Eric Clapton, original name Eric Patrick Clapp, (born March 30, 1945, Ripley, Surrey, England), a British rock musician who was a highly influential guitarist in the late 1960s and early ’70s and later became a major singer-songwriter.
Clapton was born to a teenage mother and a Canadian soldier who was stationed in England during World War II and returned to his wife before Clapton was born. Clapton was raised largely by his grandparents. He began playing the guitar as a teenager and studied briefly at Kingston College of Art. After playing lead guitar in two small bands, he joined the Yardbirds in 1963, a rhythm-and-blues group where his blues-influenced playing and commanding technique began to attract attention. Clapton left the Yardbirds in 1965 as they pursued commercial success with a pop-oriented style. That same year he joined John Mayall’s Bluesbreakers, and his guitar playing soon became the group’s main attraction, drawing a fanatical following on the London club scene.
In 1966, Clapton left the Bluesbreakers to form a new band with two other virtuoso rock musicians, bassist Jack Bruce and drummer Ginger Baker. This group, Cream, gained international popularity with their sophisticated, high-volume fusion of rock and blues with improvisational solos. Clapton’s mastery of blues form and phrasing, his fast runs, and his plaintive vibrato were widely imitated by other rock guitarists. The high energy and emotional intensity of his playing on songs like “Crossroads” and “White Room” set the standard for the rock guitar solo. Cream disbanded in late 1968 after recording albums such as Disraeli Gears (1967), Wheels of Fire (1968) and Goodbye (1969).
In 1969, Clapton and Baker formed the group, Blind Faith, with keyboardist-singer Steve Winwood and bassist Rick Grech, but the group disbanded after recording only one album. Clapton emerged as a capable vocalist on his first solo album, the
was released in 1970. He soon assembled a trio of strong session musicians (bassist Carl Radle, drummer Jim Gordon and keyboardist Bobby Whitlock) into a new band called Derek and the Dominos, with Clapton as lead guitarist, and singer and songwriter. Guitarist Duane Allman joined the group to record the classic double album Layla and Other Assorted Love Songs (1970), considered Clapton’s masterpiece and a milestone among rock recordings. Disappointed by Layla’s lackluster sales and addicted to heroin, Clapton retired for two years. He overcame his addiction and made a successful comeback with the album 461 Ocean Boulevard (1974), which included his hit remake of Bob Marley’s “I Shot the Sheriff.” On the album, Clapton took a more relaxed approach, emphasizing his songwriting and vocal abilities rather than his guitar playing.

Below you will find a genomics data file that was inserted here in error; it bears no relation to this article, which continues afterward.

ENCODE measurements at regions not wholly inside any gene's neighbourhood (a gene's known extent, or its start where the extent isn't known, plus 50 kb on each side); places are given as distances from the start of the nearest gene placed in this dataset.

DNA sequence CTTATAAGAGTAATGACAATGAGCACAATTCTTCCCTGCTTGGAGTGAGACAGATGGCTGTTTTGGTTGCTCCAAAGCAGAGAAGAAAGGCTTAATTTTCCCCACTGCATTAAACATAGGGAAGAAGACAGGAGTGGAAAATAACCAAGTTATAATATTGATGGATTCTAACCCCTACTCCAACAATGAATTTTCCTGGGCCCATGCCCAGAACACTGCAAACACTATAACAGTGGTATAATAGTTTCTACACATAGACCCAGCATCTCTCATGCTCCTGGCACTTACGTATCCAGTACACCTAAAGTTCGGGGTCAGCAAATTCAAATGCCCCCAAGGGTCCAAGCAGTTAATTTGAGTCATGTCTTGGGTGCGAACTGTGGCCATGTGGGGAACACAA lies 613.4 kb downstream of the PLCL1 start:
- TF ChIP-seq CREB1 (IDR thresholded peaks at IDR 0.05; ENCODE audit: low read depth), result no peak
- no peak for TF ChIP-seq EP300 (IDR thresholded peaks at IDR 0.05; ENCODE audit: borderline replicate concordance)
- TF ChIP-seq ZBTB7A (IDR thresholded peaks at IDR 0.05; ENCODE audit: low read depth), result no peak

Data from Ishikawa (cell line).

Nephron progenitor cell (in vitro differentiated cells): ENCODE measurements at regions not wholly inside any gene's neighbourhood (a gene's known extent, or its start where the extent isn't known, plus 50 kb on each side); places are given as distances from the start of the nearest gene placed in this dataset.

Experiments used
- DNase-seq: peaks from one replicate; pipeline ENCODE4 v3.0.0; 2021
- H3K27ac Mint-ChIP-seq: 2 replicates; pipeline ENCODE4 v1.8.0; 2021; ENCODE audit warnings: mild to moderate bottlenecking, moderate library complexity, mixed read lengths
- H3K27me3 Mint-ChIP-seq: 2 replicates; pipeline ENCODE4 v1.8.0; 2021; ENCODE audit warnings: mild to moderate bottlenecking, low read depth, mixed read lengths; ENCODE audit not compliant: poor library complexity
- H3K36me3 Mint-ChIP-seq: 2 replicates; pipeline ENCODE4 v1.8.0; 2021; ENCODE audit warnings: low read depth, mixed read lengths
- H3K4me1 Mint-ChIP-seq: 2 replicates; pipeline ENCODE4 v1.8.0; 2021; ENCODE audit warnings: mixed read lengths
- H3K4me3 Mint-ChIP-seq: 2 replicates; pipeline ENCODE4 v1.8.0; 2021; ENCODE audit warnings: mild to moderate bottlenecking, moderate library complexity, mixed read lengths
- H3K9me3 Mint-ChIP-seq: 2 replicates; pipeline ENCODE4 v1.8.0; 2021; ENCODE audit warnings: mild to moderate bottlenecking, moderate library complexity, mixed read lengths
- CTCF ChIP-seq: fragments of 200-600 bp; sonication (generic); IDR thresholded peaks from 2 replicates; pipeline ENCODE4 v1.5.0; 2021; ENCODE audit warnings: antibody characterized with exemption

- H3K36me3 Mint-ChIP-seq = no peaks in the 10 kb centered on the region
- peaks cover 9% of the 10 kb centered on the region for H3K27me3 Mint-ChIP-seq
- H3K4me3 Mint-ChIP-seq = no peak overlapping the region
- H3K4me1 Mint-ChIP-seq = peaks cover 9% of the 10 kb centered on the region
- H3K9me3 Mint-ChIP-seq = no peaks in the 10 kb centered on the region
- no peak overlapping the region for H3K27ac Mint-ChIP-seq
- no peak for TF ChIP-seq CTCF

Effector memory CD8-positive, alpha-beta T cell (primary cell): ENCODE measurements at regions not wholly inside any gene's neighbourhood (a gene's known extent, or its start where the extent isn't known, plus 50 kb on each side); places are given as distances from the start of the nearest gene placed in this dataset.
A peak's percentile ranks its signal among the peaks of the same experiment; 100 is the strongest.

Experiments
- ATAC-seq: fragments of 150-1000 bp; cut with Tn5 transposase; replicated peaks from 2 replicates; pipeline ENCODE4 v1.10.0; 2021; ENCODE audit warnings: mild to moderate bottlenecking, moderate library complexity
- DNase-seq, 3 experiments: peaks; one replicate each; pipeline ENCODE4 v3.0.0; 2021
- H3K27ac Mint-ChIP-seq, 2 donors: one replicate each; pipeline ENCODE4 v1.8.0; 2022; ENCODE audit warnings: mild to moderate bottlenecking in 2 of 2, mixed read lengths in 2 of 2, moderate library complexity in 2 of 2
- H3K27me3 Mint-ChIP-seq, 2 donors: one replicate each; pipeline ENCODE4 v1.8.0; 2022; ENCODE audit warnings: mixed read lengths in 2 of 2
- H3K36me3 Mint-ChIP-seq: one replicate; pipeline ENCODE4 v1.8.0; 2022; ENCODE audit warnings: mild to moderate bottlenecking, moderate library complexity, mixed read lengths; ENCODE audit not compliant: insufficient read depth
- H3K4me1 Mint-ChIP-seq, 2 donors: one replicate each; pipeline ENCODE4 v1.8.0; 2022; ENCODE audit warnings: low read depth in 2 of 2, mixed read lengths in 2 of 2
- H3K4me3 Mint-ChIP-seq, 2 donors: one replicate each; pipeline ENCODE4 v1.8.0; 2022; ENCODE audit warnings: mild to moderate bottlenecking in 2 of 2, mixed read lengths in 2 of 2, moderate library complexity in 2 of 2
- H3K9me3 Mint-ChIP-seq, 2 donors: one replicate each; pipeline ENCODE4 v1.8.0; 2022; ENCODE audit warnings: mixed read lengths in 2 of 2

Clapton, an autobiography, was published in 2007, and the documentary Clapton: Life in 12 Bars was released in 2017. Clapton was inducted into the Rock and Roll Hall of Fame in 1992 as a member of the Yardbirds and in 1993 as a member of Cream , and as a solo artist in 2000.
Over the next 20 years, Clapton produced a series of albums, including “Slowhand” (1977), “Backless” (1978), “Money and Cigarettes” (1983), “August” (1986), “Unplugged” (1992) – with the chart hit “Tears in Heaven, ” written after the death of his son – and From the Cradle (1994). At the 1993 Grammy Awards, “Tears in Heaven” won both Song and Record of the Year, and Unplugged was named Album of the Year. Clapton also explored his musical influences with two Grammy-winning collaborations: Riding with the King (2000) with blues legend B.B. King and The Road to Escondido (2006) with roots guitarist J.J. Kal. The critical and commercial success of these albums solidified his status as one of the world’s greatest rock musicians, and subsequent releases such as Clapton (2010), Old Sock (2013) and I Still Do (2016) kept his leisurely end fine -career form. In 2018, Clapton released his first Christmas album, Happy Xmas. During the COVID-19 pandemic (declared in 2020), Clapton became known for his criticism of safety regulations and the vaccine. In particular, he collaborated with Van Morrison on the single “Stand and Deliver” (2020) and refused to play in places where vaccinations were required. Clapton’s stance proved controversial to some and led to a re-examination of his past behavior. In a 1999 interview, he admitted
raped his former wife Pattie Boyd in the 1970s, when he was addicted to drugs and alcohol. In other interviews and in his memoirs, Clapton also faulted his addiction for his racist tirade at a 1976 concert in Birmingham, England. It was documented at the time that he had used racial slurs and told immigrants that England was “a white country” made “for white people.” However, many fans felt that Clapton did not take full responsibility, blaming drugs and alcohol for his actions.